"I was five, six back maybe of DJ, so I've got experience the other way. ... So you can see how things can go both ways real quick. That's why there is no point in getting too far ahead of myself."


Full-field scores from the Fort Worth Invitational

Fort Worth Invitational: Articles, photos and videos


Up one to start the third round Saturday, Rose extended his lead to as much as five when he birdied four of his first six holes.

He leads the field in strokes gained: tee-to-green (+12.853) and strokes gained: approach-the-green (+7.931).

Rose has won five times worldwide, including at the 2016 Rio Olympics, since his last victory in the United States, at the 2015 Zurich Classic.

With a win Sunday, he'd tie Nick Faldo for the most PGA Tour wins by an Englishman post-World War II, with nine.

But he isn't celebrating just yet.

"It is a big lead, but it's not big enough to be counting the holes away. You've got to go out and play good, you've got to go out positive, you've got to continue to make birdies and keep going forward.

"So my mindset is to not really focus on the lead, it's to focus on my game tomorrow and my performance. You know, just keep executing the way I have been. That's going to be my challenge tomorrow. Going to look forward to that mindset."

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Grillo still hunting follow-up to debut win

By Nick MentaMay 26, 2018, 10:53 pm

Following a round of 1-under 69 Saturday, Emiliano Grillo will enter Sunday's final round at Colonial four shots behind leader Justin Rose.

Grillo is hunting his first win since he took the 2015 Safeway Open in his rookie debut as a PGA Tour member. 

The young Argentinian finished 11th in the FedExCup points race that season, contending in big events and finishing runner-up at the 2016 Barclays.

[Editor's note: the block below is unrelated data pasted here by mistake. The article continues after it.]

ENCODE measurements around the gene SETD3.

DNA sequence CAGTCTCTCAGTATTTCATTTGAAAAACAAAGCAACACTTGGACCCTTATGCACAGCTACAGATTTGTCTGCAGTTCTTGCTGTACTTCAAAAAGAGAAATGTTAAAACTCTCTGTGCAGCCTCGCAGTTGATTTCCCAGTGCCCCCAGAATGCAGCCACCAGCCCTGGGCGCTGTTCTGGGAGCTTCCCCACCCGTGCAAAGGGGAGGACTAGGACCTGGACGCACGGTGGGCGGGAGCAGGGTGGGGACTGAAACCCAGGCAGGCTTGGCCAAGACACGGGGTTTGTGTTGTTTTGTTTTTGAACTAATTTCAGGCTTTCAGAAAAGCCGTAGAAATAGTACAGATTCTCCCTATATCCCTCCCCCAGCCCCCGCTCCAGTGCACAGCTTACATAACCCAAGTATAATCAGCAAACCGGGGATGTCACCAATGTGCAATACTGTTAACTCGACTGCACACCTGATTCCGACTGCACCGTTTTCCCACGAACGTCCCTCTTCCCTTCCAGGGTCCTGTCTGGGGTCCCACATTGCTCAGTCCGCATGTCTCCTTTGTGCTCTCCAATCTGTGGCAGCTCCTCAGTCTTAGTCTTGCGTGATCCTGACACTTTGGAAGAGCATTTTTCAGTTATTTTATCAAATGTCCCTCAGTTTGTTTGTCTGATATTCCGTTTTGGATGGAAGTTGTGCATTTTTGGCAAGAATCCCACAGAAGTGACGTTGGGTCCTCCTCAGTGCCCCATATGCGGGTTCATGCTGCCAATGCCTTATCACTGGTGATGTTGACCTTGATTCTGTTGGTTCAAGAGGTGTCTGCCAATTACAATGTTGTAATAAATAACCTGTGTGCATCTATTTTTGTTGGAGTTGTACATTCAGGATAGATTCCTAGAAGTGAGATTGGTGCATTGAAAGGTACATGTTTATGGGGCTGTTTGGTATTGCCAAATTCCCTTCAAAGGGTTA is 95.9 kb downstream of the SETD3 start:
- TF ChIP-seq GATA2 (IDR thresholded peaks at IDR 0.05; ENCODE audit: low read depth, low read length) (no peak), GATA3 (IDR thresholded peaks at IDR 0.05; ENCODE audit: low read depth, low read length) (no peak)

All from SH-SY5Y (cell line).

In the process, Grillo had to learn to pace himself and that it can be fruitless to chase after success week to week.

"That was a hot run in there," Grillo said Saturday, referring to his rookie year. "I played, in 2016, I played the majors very well. I played the big tournaments very well. I was in contention after two, three days in most of the big events.


Full-field scores from the Fort Worth Invitational

Fort Worth Invitational: Articles, photos and videos


"I think, you know, I wanted to do better. I pushed for it. Some of the tournaments I ended up being 50th or 60th just because I wanted to play. I wanted to play well so badly. That played against me, so I learned from that. In that rookie year, I learned that."

Grillo was still plenty successful in his sophomore season, advancing to the BMW Championship last fall.

But now he's beginning to regain some of that form that made him such an immediate success on Tour. Grillo has recorded four top-10 finishes year - a T-9 at Mayakoba, a T-8 at Honda, a T-3 at Houston, and a T-9 at Wells Fargo - and will now look to outduel U.S. Open champs in Rose and Brooks Koepka on Sunday at Colonial.

"Well, he's top 10 in the world, so everything he does he does it pretty well," Grillo said of Rose. "You know, he does his own thing. Like I say, he's top 10 in the world. Nothing wrong with his game. ...

"He's in the lead on a Sunday. Doesn't matter where you're playing, he's got to go out and shoot under par. He's got 50 guys behind him trying to reach him, and I'm one of those. I've just got to go out and do what he did today on those first five or six holes and try to get him in the early holes."